Replacement parts

You should now have 2 bearings and a brush cartridge that need to be replaced. I went to an alternator specialist locally and from the TN121000-xxxx number he could supply the bearings and brushes to order at a good price. As I was a bit tight I opted to service the existing brushes and just bought the bearings from him and loose brushes with copper flex tails (cost £1 instead of £12).



I worried about the quality of the new bearings but when they arrived they were an American made product and my regular bearing supplier couldnít get hold of any equivalent so I suspect they might actually be OEM?



PFI part numbers for the large front bearing is 949100-3330 and the smaller one is 949100-2790
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Quote:
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Quote:
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Sprintagogo, you're absolutely amazing. I don't care what they say about yall over across the pond - you're a godsend!
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Unread 08-11-2009, 07:43 PM   #3
sprintagogo
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Refurbishing the brush cartridge

If you choose to re-use the existing brush cartridge instead of replacing with a new item you only need a soldering iron to do this. First step is to remove the cover by sliding it down from the brush cartridge.



Remove the worn out brushes by melting the solder while pulling the brushes. This can be a bit tricky and takes a little more heat than you expect.

The new generic brushes are slightly different to the originals and this means the tails need to feed through the side of the spring coils before being fed into the terminal holes and soldered. Pull the tails tight enough to keep the brushes within the cartridge then trim the excess tails once the solder has cooled.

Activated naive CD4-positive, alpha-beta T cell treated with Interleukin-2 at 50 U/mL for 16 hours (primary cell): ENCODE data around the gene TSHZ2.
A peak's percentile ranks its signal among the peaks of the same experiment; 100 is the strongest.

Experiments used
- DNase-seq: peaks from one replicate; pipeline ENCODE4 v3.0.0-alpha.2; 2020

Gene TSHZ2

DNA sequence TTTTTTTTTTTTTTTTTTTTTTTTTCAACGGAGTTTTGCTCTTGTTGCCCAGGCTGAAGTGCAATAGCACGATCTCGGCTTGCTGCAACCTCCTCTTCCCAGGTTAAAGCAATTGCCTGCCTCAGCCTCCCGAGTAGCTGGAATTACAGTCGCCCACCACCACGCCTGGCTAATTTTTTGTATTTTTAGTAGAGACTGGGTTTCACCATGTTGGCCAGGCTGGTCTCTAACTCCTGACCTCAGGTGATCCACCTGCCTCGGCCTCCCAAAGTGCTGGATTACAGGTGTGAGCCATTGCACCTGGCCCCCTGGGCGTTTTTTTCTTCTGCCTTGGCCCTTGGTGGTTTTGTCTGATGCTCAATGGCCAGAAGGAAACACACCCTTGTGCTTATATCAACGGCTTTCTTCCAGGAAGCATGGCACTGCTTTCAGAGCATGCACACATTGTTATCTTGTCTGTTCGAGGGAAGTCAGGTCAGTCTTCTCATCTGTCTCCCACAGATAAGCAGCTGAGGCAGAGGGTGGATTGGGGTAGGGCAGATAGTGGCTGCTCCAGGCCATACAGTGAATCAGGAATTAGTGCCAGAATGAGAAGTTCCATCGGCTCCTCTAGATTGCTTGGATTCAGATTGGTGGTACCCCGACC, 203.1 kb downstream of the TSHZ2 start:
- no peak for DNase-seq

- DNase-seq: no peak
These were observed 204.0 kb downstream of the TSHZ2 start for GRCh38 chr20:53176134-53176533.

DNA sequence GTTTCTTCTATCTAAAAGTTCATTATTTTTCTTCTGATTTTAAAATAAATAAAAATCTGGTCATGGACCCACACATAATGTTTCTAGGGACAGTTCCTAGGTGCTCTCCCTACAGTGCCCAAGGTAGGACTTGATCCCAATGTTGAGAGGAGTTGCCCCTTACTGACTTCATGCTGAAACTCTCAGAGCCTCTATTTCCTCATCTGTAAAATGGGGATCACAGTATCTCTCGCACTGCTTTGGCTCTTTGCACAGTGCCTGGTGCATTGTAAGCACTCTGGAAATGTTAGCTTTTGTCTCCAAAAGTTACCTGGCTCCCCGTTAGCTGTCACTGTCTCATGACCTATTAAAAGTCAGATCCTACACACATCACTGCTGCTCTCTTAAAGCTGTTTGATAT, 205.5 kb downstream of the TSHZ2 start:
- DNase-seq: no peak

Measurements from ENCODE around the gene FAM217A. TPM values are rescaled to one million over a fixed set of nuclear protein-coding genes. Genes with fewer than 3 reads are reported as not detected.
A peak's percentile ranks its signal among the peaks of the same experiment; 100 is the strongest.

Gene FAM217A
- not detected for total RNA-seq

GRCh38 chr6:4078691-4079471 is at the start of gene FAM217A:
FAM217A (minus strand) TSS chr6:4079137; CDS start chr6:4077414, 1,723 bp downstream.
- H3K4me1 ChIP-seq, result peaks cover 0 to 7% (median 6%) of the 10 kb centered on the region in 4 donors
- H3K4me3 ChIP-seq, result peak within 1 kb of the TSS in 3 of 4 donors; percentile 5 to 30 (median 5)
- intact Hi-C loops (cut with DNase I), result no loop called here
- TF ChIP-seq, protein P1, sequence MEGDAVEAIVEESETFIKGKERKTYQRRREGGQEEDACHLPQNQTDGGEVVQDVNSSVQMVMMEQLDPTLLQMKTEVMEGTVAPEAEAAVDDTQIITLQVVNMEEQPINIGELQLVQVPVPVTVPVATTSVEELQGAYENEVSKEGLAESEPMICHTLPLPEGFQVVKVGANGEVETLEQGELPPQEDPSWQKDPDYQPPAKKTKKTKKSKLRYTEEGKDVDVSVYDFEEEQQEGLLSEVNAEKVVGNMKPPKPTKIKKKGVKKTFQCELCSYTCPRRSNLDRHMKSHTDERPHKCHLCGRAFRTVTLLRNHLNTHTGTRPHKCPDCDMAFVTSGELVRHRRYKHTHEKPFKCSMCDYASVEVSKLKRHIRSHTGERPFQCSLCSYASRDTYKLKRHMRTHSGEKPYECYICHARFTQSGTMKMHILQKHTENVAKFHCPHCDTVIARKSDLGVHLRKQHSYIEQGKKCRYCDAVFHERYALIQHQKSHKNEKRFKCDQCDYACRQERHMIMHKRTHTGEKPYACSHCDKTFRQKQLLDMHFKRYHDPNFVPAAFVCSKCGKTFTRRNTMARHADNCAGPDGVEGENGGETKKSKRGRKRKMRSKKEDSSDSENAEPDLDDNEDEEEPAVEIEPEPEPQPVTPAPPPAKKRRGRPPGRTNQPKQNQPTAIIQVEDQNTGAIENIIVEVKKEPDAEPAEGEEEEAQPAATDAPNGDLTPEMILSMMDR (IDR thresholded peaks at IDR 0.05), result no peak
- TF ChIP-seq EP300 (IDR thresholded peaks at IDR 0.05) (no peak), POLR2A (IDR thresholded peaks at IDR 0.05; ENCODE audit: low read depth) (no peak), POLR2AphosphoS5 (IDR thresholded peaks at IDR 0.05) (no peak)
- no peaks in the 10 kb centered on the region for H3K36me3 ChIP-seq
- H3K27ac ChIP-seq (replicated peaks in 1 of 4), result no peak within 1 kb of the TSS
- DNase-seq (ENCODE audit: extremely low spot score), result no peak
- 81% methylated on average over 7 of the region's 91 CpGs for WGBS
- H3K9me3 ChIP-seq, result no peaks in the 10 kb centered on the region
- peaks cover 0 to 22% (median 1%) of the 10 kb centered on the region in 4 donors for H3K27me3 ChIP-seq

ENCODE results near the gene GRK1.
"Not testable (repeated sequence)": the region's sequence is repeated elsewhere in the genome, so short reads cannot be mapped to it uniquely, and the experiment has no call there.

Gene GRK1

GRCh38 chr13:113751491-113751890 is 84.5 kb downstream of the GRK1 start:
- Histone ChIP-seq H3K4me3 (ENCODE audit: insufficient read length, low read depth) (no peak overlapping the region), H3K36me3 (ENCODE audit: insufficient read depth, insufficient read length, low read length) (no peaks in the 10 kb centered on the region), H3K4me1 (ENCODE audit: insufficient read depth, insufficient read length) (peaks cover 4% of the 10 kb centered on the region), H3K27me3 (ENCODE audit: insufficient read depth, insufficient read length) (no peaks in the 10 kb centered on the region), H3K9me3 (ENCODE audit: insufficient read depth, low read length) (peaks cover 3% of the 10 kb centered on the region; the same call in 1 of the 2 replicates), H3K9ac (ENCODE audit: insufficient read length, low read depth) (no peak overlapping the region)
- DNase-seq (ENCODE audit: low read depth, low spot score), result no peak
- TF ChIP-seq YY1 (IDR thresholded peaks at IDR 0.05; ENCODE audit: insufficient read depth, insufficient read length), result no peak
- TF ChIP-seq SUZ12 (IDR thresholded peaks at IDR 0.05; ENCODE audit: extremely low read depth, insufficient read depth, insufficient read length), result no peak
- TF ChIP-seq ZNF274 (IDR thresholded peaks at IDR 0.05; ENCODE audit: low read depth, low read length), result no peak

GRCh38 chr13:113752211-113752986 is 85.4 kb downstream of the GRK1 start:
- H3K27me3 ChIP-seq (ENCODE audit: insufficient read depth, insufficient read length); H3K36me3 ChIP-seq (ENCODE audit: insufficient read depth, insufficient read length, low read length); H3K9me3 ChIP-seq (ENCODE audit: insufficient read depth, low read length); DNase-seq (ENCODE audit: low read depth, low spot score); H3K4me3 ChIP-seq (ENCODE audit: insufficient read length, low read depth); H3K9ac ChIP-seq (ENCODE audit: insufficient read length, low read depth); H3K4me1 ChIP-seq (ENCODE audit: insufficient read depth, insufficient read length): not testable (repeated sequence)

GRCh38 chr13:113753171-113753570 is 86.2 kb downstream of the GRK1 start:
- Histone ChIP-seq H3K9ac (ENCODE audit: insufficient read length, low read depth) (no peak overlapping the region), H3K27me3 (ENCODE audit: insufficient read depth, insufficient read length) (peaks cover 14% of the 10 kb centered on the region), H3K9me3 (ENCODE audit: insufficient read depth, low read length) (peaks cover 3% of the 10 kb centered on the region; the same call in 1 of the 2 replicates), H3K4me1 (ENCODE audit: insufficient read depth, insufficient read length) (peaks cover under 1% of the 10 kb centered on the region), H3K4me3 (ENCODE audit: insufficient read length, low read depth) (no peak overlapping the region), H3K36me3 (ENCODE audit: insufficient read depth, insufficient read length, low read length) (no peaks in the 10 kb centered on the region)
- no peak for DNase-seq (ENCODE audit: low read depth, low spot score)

Now your brushes are ready to be re-used.

The rebuild

Putting the alt back together again is really quick compared to taking it apart, sourcing parts and fixing up the brushes.

First I drifted the large front bearing in and replaced the cover plate. I found my 36mm front hub socket was the perfect size to match the outer race diameter when tapping it into the casing.



At this point I grabbed some wire wool and gave the slip rings a rub to remove the grime and give the new brushes a fresh surface to bed into. Next locate the armature into the casing and refit the pulley and 22mm nut using the special tool made earlier.
Clean out the bearing housing in the other half of the casing and then carefully drift the small bearing onto the armature with a suitable pipe or deep socket. Be very careful not to damage the slip rings and donít forget the thin flat washer that fits between the bearing and armature here. Once the bearing is all the way home fit the flanged washer onto the spindle up tight against the bearing and rest the spring washer onto the bearing. Lower the casing onto the main body and push or tap it home till the two halves close together. Fit and tighten the four nuts to fasten the casing together.